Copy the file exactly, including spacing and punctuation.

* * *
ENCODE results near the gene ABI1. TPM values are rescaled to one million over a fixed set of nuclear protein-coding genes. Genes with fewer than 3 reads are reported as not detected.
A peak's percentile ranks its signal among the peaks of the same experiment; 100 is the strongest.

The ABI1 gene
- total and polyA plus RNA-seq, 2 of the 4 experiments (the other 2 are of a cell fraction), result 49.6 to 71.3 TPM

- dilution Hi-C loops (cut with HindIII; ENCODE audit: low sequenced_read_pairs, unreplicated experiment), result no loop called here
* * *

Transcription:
ENCODE results near the gene ABI1. TPM values are rescaled to one million over a fixed set of nuclear protein-coding genes. Genes with fewer than 3 reads are reported as not detected.
A peak's percentile ranks its signal among the peaks of the same experiment; 100 is the strongest.

The ABI1 gene
- total and polyA plus RNA-seq, 2 of the 4 experiments (the other 2 are of a cell fraction), result 49.6 to 71.3 TPM

- dilution Hi-C loops (cut with HindIII; ENCODE audit: low sequenced_read_pairs, unreplicated experiment), result no loop called here